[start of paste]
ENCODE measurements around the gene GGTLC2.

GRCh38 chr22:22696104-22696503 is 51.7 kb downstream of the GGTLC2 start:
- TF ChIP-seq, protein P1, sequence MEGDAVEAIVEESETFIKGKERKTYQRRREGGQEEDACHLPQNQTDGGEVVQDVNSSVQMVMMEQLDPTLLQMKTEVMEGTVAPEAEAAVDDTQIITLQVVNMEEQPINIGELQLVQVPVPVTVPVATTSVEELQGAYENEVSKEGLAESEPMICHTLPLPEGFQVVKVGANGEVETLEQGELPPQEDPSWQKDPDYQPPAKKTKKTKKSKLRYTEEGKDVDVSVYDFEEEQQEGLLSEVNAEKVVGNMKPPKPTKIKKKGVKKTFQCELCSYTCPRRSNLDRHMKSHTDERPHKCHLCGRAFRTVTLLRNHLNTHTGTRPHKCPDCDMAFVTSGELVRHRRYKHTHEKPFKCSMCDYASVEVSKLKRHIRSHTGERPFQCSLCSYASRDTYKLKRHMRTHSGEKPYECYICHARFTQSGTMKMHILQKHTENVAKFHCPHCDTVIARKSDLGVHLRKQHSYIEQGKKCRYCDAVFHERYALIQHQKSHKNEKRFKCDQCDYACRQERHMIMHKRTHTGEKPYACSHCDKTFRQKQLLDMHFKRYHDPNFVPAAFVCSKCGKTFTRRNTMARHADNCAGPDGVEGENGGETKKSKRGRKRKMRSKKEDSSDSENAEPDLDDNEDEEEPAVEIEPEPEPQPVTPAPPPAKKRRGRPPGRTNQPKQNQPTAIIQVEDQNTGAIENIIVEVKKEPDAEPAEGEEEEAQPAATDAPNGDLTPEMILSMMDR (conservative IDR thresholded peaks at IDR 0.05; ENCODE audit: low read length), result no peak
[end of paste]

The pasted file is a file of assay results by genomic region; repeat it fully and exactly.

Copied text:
ENCODE measurements around the gene GGTLC2.

GRCh38 chr22:22696104-22696503 is 51.7 kb downstream of the GGTLC2 start:
- TF ChIP-seq, protein P1, sequence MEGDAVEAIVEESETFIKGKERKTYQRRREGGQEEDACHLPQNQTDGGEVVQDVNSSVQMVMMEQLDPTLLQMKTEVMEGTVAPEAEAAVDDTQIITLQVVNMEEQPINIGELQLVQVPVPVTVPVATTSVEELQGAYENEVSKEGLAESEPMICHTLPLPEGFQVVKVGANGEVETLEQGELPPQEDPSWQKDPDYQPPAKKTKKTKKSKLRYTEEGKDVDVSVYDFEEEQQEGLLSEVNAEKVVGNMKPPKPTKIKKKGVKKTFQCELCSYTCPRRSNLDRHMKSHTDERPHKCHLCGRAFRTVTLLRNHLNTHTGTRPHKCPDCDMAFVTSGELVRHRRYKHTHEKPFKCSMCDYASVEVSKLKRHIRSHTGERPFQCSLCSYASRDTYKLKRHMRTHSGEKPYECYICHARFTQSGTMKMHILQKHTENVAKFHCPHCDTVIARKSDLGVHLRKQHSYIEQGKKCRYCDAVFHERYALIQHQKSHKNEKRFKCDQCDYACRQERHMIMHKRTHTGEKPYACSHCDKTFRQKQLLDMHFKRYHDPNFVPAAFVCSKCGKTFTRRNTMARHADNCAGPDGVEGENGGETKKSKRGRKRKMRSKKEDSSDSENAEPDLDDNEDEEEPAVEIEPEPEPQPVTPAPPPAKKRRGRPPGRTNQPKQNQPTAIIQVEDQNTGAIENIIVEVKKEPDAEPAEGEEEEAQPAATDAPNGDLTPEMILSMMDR (conservative IDR thresholded peaks at IDR 0.05; ENCODE audit: low read length), result no peak